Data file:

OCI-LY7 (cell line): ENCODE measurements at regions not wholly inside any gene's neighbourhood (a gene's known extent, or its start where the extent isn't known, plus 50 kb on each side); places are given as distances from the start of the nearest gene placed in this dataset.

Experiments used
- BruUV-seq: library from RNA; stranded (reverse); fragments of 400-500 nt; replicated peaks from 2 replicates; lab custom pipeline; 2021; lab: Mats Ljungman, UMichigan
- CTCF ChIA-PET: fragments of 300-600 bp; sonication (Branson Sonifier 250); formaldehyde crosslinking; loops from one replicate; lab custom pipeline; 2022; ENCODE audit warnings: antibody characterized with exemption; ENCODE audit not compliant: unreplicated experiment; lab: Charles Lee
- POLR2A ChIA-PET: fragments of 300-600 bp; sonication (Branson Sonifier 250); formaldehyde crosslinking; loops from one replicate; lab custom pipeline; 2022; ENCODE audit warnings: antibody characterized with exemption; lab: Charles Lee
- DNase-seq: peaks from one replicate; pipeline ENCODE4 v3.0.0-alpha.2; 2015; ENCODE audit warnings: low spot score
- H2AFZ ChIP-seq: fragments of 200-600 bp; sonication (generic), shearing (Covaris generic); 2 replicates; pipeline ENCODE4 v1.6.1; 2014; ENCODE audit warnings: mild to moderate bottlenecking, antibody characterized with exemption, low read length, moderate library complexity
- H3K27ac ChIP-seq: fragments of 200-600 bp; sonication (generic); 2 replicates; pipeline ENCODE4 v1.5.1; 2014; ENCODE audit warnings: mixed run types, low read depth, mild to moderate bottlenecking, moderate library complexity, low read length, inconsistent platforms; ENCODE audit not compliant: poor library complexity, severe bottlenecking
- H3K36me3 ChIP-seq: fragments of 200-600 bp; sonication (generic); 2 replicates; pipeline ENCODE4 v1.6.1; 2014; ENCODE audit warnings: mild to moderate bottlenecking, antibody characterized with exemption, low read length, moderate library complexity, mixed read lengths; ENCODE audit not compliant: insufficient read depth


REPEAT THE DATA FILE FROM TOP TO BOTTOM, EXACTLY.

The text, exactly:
OCI-LY7 (cell line): ENCODE measurements at regions not wholly inside any gene's neighbourhood (a gene's known extent, or its start where the extent isn't known, plus 50 kb on each side); places are given as distances from the start of the nearest gene placed in this dataset.

Experiments used
- BruUV-seq: library from RNA; stranded (reverse); fragments of 400-500 nt; replicated peaks from 2 replicates; lab custom pipeline; 2021; lab: Mats Ljungman, UMichigan
- CTCF ChIA-PET: fragments of 300-600 bp; sonication (Branson Sonifier 250); formaldehyde crosslinking; loops from one replicate; lab custom pipeline; 2022; ENCODE audit warnings: antibody characterized with exemption; ENCODE audit not compliant: unreplicated experiment; lab: Charles Lee
- POLR2A ChIA-PET: fragments of 300-600 bp; sonication (Branson Sonifier 250); formaldehyde crosslinking; loops from one replicate; lab custom pipeline; 2022; ENCODE audit warnings: antibody characterized with exemption; lab: Charles Lee
- DNase-seq: peaks from one replicate; pipeline ENCODE4 v3.0.0-alpha.2; 2015; ENCODE audit warnings: low spot score
- H2AFZ ChIP-seq: fragments of 200-600 bp; sonication (generic), shearing (Covaris generic); 2 replicates; pipeline ENCODE4 v1.6.1; 2014; ENCODE audit warnings: mild to moderate bottlenecking, antibody characterized with exemption, low read length, moderate library complexity
- H3K27ac ChIP-seq: fragments of 200-600 bp; sonication (generic); 2 replicates; pipeline ENCODE4 v1.5.1; 2014; ENCODE audit warnings: mixed run types, low read depth, mild to moderate bottlenecking, moderate library complexity, low read length, inconsistent platforms; ENCODE audit not compliant: poor library complexity, severe bottlenecking
- H3K36me3 ChIP-seq: fragments of 200-600 bp; sonication (generic); 2 replicates; pipeline ENCODE4 v1.6.1; 2014; ENCODE audit warnings: mild to moderate bottlenecking, antibody characterized with exemption, low read length, moderate library complexity, mixed read lengths; ENCODE audit not compliant: insufficient read depth